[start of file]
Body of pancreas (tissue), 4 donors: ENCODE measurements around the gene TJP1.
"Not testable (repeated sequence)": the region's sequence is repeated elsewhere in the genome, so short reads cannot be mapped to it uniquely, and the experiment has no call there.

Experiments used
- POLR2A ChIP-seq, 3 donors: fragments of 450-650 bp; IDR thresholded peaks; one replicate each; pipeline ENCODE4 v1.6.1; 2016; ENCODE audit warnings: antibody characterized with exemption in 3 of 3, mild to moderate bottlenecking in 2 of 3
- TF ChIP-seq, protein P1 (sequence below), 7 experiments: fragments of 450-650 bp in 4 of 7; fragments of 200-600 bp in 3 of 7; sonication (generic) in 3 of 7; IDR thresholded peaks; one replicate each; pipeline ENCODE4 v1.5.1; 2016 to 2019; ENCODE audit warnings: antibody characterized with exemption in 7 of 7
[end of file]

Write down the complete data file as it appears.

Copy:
Body of pancreas (tissue), 4 donors: ENCODE measurements around the gene TJP1.
"Not testable (repeated sequence)": the region's sequence is repeated elsewhere in the genome, so short reads cannot be mapped to it uniquely, and the experiment has no call there.

Experiments used
- POLR2A ChIP-seq, 3 donors: fragments of 450-650 bp; IDR thresholded peaks; one replicate each; pipeline ENCODE4 v1.6.1; 2016; ENCODE audit warnings: antibody characterized with exemption in 3 of 3, mild to moderate bottlenecking in 2 of 3
- TF ChIP-seq, protein P1 (sequence below), 7 experiments: fragments of 450-650 bp in 4 of 7; fragments of 200-600 bp in 3 of 7; sonication (generic) in 3 of 7; IDR thresholded peaks; one replicate each; pipeline ENCODE4 v1.5.1; 2016 to 2019; ENCODE audit warnings: antibody characterized with exemption in 7 of 7